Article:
September 17, 2019

The Lloyds Banking Group “Financial Institutions Sentiment Survey” finds that cybersecurity investment is now more of a priority for UK banks and financiers than before.

In last year’s survey cost cutting and improving customer satisfaction came ahead of cybersecurity in the corporate priorities of 100 influential executives from leading banks, insurance companies, asset managers, and other financial firms. This year it’s different.

Cybersecurity is moving up on the list of priorities

Computer Business Review reports on the new data, pointing out that still sat as first, second, and third priorities are Brexit, economic uncertainty, and new regulation respectively. But, importantly cybersecurity has moved from eighth on the list of technology investment priorities in the 2018 survey to fourth in this new, 2019, survey.

The respondents were asked how their companies would prioritise investments in a list of 10 technologies and use cases. 70% said they would be investing in information security/cybersecurity in the next 12 months. Only 6% said they “weren’t actively monitoring” the problem.

Running second on technology investment priorities was cloud technology with 60% potentially investing in the next 12 months. 49% said APIs were a likely investment in the next 12 months, followed by 38% citing data science, machine learning and artificial intelligence (AI).

Interestingly 27% of the survey’s participants saw investments in “RegTech,” or regulatory technology, as a priority for the next year, this lower figure despite GDPR’s ongoing demand for better data management and compliance.

The survey also revealed that 46% of the companies involved expect to grow overall fintech investment in the next year, with 51% continuing at current investment levels, and only 3% likely to reduce technology investment spend.

Robina Barker Bennett, Head of Financial Institutions at Lloyds Bank Commercial Banking, says:

“In 2019, firms are arguably more dependent than ever on technology. With this rapid advancement, the risks from cybercrime are increasing, placing extra pressure on financial institutions to change the way they operate.”

Five main types of cybercrime affect UK businesses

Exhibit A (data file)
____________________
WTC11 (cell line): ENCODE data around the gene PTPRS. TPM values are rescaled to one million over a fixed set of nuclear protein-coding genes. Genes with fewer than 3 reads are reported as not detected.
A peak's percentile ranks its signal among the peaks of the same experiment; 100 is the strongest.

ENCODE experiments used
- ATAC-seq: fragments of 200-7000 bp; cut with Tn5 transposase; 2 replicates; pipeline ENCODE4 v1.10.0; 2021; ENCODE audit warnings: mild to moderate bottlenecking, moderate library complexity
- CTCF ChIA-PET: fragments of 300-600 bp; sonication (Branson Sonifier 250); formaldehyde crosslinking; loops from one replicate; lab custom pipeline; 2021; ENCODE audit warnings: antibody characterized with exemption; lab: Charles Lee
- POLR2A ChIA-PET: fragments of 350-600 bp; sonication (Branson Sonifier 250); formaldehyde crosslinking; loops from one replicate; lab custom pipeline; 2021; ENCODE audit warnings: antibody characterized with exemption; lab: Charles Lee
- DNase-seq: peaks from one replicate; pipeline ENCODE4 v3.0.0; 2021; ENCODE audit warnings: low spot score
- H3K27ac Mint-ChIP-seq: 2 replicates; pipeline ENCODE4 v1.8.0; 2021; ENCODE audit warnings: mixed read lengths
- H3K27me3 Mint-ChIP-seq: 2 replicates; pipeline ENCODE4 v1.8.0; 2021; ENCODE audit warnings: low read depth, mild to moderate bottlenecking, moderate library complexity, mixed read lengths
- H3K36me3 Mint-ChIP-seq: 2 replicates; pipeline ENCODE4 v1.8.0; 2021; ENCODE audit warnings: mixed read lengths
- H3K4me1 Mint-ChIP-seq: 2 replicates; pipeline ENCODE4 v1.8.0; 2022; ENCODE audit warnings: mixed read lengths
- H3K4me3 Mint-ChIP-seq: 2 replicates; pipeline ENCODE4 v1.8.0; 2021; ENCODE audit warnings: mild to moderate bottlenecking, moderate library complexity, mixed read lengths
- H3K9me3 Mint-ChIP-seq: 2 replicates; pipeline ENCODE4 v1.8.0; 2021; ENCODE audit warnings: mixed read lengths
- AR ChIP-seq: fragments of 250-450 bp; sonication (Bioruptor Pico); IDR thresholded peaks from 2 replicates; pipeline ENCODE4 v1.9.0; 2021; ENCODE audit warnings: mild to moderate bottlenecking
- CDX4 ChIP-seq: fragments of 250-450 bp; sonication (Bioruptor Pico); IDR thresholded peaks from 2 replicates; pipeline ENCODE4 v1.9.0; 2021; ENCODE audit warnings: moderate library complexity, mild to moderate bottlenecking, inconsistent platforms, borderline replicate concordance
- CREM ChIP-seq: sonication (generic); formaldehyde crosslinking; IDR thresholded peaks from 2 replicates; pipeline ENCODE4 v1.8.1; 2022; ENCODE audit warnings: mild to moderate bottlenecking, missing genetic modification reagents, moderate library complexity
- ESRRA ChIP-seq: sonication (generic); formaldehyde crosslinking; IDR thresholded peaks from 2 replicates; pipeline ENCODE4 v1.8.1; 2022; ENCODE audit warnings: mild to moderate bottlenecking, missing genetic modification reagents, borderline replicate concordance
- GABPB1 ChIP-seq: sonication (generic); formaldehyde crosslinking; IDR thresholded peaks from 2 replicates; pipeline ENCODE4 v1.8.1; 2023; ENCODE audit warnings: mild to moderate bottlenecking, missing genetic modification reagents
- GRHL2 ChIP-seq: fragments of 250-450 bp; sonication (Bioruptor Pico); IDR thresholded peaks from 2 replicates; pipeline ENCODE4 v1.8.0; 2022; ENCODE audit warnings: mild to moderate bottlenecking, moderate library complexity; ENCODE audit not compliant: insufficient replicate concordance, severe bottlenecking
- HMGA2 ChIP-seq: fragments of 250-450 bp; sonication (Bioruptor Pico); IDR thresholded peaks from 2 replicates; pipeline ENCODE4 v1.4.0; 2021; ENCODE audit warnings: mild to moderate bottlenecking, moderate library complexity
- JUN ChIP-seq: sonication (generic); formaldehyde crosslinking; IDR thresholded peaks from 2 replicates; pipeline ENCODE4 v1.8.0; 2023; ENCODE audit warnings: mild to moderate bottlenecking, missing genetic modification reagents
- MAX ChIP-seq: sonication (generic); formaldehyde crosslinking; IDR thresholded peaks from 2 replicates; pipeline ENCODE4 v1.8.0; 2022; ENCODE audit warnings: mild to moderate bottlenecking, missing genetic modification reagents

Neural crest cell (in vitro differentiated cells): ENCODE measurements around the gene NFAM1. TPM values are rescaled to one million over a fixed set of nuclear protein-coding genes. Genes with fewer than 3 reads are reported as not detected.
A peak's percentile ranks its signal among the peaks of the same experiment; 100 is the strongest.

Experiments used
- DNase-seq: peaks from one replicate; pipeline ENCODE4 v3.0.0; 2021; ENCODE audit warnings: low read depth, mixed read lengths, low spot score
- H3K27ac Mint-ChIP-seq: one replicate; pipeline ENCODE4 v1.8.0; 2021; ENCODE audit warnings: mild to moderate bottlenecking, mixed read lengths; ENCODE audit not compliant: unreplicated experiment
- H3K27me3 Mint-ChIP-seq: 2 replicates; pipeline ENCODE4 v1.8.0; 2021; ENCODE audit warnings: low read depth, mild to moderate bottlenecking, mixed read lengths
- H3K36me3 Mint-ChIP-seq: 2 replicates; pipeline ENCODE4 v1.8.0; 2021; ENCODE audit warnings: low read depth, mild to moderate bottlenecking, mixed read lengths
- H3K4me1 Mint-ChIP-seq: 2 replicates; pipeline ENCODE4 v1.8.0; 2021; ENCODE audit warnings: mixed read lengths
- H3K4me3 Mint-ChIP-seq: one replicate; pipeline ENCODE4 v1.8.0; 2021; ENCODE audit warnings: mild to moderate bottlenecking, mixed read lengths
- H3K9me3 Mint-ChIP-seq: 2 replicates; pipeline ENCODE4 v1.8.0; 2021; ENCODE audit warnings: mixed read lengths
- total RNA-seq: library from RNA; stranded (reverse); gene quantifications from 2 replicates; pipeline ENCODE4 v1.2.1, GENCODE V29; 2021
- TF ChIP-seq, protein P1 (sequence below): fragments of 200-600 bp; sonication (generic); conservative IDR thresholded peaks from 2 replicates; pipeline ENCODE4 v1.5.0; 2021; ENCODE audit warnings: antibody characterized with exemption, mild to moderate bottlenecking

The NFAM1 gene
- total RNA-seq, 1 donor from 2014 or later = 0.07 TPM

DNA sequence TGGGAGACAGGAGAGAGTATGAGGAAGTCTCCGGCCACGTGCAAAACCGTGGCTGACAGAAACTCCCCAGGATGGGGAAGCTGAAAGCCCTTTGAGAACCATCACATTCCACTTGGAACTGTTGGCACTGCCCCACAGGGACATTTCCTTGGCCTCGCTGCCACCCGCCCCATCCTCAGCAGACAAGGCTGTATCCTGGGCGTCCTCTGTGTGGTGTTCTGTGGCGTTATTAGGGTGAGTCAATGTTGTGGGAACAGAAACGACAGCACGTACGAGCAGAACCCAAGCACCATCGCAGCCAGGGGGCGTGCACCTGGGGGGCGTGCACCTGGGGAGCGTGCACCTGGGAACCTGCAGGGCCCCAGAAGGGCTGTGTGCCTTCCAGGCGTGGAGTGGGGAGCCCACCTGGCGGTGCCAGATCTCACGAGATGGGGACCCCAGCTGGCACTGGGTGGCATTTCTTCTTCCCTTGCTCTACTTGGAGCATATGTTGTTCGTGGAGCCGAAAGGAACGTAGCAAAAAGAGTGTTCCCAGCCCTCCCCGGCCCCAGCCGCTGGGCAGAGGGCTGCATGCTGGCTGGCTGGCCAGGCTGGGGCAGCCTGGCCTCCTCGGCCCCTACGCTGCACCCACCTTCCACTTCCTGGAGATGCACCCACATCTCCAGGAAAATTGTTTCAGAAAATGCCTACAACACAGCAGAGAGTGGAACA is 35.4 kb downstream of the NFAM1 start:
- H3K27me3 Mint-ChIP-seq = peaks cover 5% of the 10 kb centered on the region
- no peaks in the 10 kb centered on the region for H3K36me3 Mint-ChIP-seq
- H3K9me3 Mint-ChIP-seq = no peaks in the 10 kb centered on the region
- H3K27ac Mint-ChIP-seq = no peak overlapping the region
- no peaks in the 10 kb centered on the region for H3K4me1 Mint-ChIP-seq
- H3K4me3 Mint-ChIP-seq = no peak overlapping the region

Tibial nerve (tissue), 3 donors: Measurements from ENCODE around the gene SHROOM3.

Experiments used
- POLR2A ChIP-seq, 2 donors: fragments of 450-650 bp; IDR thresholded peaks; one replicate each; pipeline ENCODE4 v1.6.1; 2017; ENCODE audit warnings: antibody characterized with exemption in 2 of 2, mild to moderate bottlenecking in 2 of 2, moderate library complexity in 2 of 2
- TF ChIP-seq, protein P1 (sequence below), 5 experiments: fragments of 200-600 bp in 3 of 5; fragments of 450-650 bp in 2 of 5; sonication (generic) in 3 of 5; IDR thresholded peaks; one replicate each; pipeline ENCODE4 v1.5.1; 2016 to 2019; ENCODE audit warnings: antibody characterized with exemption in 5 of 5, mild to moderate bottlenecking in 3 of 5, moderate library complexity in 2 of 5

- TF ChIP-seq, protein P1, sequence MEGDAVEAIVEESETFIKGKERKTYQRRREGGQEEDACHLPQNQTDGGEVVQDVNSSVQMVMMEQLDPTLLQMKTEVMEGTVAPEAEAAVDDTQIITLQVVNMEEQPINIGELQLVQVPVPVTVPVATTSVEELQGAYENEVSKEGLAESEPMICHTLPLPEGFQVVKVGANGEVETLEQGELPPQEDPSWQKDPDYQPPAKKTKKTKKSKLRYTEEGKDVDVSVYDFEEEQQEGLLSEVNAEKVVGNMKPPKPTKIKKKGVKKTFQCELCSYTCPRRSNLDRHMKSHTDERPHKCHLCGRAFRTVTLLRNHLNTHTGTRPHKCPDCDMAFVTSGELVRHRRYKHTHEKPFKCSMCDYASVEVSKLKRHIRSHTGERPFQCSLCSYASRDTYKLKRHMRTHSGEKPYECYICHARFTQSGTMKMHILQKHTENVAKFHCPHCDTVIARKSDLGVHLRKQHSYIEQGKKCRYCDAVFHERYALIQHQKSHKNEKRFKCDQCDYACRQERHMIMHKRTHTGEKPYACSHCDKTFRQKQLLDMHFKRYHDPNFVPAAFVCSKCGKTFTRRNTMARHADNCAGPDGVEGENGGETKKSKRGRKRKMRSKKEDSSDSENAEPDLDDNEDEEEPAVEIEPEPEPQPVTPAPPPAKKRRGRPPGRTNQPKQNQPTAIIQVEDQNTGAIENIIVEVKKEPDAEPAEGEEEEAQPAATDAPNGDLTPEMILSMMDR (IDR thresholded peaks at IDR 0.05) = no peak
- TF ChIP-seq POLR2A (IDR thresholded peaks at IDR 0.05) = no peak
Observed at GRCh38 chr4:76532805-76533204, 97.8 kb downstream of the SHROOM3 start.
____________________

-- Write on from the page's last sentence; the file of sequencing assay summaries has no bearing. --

MSSPAlert recently reported on the National Cyber Security Centre’s (NCSC) findings of five types of cybercrime which are most affecting UK businesses today. These attack trends were apparent between October 2018 and April 2019.

Ahead of the list are attacks on Microsoft Office 365 patrons where cybercriminals deploy tools and scripts to attempt to guess user’s passwords. Ransomware attacks are common across all industries and size of organisation. Phishing attacks, via email, are the most common, but the exploitation of software vulnerabilities also occurs frequently, and the use of third-party IT providers or vendors can leave companies at risk too.

Systems and employees are the best defence

It’s worth noting another recent report put the best defence against phishing attacks on companies as individual employees, as 99% of email attacks rely on human interaction to be successful. Educating employees on security awareness and the type and features of phishing attacks helps to protect against this type of cybercrime.

To protect users of cloud software, like Office 365, strong and complex password deployment is key to thwart the tools and scripts used by cybercriminals.

And, vulnerabilities need to be checked for, and patched, with regular software updates and vulnerability scanning to close gaps in networks and systems.

Supply chain risk, occurring when vendor and partner systems are attacked risking your company’s own data are indeed increasing. In 2018 research by the Ponemon Institute found 61% of US organisations said one of their suppliers or partners had caused a breach.

Security awareness is vital

Security awareness plays a part in protecting against supply chain risk as well as most other types of cybercrime. For those considering increasing cybersecurity investment over the next 12 months, investing in cybersecurity awareness as well as systems and software is a prudent choice.

The Defence Works is already helping many organisations to protect against cybercrime. Try our free demo to find out how.

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